What are Triple C’s? Side Effects, Dangers, and More

what are triple c's

What are Triple C’s?

“Triple C” is a slang term used to refer to the over-the-counter cough and cold medicine called Coricidin HBP Cough & Cold.

The medication contains dextromethorphan, or DXM, which is commonly abused by young people seeking a cheap, accessible high. People may also use the term “Triple C’s” to refer to any kind of cough and cold medicine that contains DXM, as there are many different brand names available today.

When taken in high doses that exceed therapeutic doses, DXM can produce hallucinations and dissociative symptoms. People who abuse triple c’s usually swallow the pills, but some may crush and snort them or dissolve the tablets in liquid to increase the speed of the onset of effects.

What Do Triple C’s Look Like?

Coricidin HBP Cough & Cold is sold in the form of round red tablets that contain 30 mg of DXM. However, the medication is available in various forms, including:

  • Corcidin Chest Congestion & Cough – red softgel capsules containing 10 mg of DXM.
  • Coricidin Maximum Strength Flu – red oblong tablets containing 15 mg of DXM.

Side Effects of Dextromethorphan (DXM)

DXM works by blocking the effects of the NMDA glutamate receptor, causing dissociation and a dream-like state. DXM may produce different side effects at different doses. According to the U.S. Drug Enforcement Agency, DXM users describe four different dose-dependent plateaus which produce varying effects.

  • 1st plateau – Mild stimulant-like effects such as increased energy and focus.
  • 2nd plateau – Feelings of euphoria and mild hallucinations.
  • 3rd plateau – Distorted visual perceptions, intense hallucinations, and loss of motor coordination.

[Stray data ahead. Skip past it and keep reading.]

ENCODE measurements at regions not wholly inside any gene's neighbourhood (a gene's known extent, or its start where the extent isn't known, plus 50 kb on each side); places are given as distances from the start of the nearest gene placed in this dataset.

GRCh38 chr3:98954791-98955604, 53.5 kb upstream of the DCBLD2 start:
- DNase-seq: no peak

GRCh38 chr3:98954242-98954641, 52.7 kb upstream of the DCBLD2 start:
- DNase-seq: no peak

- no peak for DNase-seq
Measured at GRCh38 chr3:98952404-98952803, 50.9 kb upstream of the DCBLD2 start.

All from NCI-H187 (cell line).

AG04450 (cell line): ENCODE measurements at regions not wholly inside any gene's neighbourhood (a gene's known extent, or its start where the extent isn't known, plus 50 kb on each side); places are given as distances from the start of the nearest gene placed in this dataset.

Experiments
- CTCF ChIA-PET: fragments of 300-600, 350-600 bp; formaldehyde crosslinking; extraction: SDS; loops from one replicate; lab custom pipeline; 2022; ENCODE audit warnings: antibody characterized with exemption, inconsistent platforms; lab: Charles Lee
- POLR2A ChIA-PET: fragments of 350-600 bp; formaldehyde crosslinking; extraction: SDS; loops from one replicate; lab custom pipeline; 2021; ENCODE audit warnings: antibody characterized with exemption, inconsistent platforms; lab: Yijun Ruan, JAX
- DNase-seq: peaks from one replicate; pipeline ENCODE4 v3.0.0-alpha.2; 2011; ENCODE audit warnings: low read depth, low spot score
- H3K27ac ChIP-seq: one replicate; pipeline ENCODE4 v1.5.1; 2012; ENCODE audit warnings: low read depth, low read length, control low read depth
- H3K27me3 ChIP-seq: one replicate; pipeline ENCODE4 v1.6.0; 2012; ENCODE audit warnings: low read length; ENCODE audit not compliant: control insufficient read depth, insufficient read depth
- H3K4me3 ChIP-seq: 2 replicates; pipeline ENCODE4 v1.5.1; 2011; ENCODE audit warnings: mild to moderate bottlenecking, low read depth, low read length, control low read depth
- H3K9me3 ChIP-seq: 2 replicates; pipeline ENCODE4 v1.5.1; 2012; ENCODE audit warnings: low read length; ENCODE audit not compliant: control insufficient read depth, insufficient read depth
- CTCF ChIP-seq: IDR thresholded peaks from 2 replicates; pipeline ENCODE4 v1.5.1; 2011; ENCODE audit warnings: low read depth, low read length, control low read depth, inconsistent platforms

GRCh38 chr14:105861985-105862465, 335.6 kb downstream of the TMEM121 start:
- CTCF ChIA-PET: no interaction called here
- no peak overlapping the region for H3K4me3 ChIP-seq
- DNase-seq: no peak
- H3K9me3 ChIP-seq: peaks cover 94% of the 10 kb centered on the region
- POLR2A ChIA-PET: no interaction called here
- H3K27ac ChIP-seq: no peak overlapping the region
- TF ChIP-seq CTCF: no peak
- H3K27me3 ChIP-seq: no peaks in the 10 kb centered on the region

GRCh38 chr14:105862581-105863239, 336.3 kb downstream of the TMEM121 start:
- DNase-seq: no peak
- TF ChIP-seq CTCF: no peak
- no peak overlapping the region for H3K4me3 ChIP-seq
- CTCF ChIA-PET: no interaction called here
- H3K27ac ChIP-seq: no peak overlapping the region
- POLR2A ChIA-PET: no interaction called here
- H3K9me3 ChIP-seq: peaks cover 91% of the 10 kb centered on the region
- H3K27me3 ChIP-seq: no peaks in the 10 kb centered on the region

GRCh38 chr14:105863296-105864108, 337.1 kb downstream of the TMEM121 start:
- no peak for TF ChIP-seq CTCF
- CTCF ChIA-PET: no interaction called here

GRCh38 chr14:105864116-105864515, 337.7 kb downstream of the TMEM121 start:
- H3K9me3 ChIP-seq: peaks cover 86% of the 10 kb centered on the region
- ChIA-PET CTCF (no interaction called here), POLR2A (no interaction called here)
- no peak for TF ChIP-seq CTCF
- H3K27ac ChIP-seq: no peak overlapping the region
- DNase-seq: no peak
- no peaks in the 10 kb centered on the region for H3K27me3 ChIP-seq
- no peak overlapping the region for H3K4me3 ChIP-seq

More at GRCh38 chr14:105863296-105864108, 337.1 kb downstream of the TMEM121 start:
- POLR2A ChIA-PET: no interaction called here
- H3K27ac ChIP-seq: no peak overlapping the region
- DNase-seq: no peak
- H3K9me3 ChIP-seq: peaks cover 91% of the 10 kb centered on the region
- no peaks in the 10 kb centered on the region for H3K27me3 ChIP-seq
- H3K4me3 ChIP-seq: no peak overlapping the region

• 4th plateau – Dissociative feelings, sedation, and loss of consciousness.

The dissociative and hallucinogenic effects of DXM can last for up to six hours. Many people who take high doses of DXM report having “bad trips,” which are characterized by confusion, perception changes, and frightening hallucinations.

Common side effects of DXM include:

  • Slurred speech
  • Red or watering eyes
  • Sensations of floating
  • Dream-like states
  • Poor muscle control
  • Loss of coordination
  • Itchy skin
  • Dizziness
  • Paranoia
  • Hallucinations
  • Stomach pain
  • Vision changes
  • Nausea and abdominal pain
  • Increased blood pressure
  • Irregular heartbeat
  • Possible brain damage

Other Slang Terms Besides Triple C

Triple C’s or CCCs may also be referred to as:

  • DXM
  • Dex
  • Candy
  • Skittles
  • Red devils
  • Poor man’s PCP
  • Robo
  • Robotripping

Why Do People Abuse Triple C’s?

Some states have enacted laws that place DXM-containing products behind the counter, requiring pharmacists to check IDs to make sure a person is over the age of 18 before selling them. However, DXM is still federally legal and is available over the counter in most states. This means teens and drug users can easily purchase and obtain the substance. Not only that, but triple c’s are fairly inexpensive, so they are easy to afford.